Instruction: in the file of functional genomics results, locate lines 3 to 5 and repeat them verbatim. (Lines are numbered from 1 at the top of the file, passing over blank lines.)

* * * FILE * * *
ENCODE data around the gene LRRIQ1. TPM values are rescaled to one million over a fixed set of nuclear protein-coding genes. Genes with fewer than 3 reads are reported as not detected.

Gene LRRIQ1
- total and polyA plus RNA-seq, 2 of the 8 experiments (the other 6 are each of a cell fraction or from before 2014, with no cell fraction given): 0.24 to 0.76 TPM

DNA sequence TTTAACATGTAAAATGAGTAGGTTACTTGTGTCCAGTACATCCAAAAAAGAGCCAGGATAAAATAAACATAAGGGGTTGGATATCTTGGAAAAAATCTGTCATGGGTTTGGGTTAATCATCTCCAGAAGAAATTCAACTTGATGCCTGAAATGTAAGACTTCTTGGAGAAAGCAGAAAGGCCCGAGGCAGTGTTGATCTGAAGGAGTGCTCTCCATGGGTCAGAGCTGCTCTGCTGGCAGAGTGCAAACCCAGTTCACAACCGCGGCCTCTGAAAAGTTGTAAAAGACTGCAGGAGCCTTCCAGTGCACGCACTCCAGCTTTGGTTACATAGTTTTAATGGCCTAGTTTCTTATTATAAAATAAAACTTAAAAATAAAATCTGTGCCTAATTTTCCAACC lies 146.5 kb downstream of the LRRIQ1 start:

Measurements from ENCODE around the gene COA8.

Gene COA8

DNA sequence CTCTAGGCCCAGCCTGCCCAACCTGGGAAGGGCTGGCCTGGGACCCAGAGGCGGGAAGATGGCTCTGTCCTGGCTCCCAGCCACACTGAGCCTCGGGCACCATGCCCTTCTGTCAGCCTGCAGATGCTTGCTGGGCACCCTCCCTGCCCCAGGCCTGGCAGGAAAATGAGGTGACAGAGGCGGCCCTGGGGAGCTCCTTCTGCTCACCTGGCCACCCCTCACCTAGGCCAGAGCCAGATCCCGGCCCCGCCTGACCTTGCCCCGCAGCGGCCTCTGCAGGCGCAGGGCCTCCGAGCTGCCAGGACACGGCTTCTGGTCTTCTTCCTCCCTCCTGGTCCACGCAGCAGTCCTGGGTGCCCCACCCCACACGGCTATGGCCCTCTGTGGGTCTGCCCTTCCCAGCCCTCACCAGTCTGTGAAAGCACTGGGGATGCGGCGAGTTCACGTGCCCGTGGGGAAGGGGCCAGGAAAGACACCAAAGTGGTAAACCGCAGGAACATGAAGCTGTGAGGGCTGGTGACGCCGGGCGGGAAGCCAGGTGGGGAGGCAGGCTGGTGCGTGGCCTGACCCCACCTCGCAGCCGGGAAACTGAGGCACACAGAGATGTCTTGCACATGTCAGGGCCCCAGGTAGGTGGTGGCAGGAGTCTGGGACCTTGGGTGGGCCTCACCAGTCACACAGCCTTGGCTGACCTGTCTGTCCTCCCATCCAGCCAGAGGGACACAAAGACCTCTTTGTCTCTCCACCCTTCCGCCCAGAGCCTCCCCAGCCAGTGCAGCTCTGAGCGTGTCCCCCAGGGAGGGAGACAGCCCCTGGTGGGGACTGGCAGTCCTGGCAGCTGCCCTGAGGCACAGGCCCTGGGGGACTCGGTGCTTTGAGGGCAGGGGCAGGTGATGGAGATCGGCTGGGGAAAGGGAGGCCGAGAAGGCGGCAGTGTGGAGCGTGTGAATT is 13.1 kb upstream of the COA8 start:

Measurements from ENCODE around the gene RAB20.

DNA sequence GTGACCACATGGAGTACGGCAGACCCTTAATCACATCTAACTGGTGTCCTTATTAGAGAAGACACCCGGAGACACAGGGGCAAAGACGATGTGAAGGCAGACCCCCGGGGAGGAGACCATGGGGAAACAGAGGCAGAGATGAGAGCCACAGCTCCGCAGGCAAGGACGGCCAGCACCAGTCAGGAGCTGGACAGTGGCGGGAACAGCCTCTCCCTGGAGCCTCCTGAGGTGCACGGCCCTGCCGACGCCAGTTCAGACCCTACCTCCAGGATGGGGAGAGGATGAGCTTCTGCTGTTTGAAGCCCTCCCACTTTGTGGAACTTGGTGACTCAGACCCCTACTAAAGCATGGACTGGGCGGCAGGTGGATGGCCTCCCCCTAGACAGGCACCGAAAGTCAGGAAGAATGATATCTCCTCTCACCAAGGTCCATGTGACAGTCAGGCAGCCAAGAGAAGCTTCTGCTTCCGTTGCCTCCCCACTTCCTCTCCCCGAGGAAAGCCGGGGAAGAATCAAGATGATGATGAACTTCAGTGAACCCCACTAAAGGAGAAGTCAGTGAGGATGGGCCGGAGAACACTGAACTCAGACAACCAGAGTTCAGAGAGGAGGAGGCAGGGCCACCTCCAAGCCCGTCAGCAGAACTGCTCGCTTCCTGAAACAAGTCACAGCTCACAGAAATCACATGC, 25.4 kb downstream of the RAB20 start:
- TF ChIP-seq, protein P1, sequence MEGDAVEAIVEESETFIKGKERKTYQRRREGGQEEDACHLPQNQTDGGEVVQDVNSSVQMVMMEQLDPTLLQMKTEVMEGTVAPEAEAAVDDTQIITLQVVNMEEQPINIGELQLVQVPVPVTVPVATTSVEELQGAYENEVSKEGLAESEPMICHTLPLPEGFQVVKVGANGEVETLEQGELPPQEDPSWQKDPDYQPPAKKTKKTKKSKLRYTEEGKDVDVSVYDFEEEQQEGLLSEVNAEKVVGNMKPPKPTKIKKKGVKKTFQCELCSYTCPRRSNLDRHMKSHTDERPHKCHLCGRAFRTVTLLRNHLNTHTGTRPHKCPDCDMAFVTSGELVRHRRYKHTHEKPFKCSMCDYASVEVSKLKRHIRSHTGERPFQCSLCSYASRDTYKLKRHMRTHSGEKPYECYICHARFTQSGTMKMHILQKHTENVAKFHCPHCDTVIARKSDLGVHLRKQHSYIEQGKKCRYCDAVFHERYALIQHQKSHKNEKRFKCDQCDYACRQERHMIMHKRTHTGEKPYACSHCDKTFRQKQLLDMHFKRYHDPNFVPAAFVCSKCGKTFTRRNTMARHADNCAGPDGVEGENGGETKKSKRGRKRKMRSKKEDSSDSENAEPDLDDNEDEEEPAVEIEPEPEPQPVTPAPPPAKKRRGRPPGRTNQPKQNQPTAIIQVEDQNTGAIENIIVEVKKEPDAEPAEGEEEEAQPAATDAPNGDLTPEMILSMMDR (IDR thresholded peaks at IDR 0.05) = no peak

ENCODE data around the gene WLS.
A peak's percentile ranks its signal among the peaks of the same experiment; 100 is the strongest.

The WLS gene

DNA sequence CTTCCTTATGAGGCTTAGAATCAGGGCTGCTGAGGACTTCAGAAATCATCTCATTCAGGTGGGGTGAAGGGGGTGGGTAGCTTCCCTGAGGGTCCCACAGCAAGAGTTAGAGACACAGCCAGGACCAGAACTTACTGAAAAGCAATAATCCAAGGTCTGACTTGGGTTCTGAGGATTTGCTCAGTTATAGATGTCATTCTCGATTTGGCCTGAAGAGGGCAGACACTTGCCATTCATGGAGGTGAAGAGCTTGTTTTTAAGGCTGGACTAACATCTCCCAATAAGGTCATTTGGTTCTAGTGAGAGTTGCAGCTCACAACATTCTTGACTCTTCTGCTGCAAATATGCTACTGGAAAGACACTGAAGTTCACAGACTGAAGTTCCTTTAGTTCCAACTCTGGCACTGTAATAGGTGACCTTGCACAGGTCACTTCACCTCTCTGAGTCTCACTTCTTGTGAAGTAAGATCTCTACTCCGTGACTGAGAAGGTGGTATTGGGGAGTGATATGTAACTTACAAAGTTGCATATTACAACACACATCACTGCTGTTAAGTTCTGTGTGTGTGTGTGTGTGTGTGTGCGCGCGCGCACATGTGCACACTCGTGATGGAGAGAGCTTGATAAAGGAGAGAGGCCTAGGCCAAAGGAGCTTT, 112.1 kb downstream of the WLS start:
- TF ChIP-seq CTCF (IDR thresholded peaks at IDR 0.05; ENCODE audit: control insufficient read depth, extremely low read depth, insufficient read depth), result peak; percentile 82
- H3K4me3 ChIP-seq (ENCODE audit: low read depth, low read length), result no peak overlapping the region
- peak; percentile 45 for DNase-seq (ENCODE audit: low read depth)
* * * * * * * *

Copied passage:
- total and polyA plus RNA-seq, 2 of the 8 experiments (the other 6 are each of a cell fraction or from before 2014, with no cell fraction given): 0.24 to 0.76 TPM

DNA sequence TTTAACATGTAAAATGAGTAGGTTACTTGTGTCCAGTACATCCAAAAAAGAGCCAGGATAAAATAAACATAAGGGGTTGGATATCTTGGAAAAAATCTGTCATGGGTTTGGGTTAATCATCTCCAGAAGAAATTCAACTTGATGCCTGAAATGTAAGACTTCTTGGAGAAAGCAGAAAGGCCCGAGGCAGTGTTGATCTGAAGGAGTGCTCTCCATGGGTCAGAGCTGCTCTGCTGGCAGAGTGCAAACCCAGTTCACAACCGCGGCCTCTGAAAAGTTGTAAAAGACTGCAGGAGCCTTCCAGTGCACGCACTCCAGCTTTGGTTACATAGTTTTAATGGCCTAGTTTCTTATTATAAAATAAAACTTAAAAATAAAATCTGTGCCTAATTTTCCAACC lies 146.5 kb downstream of the LRRIQ1 start:

Measurements from ENCODE around the gene COA8.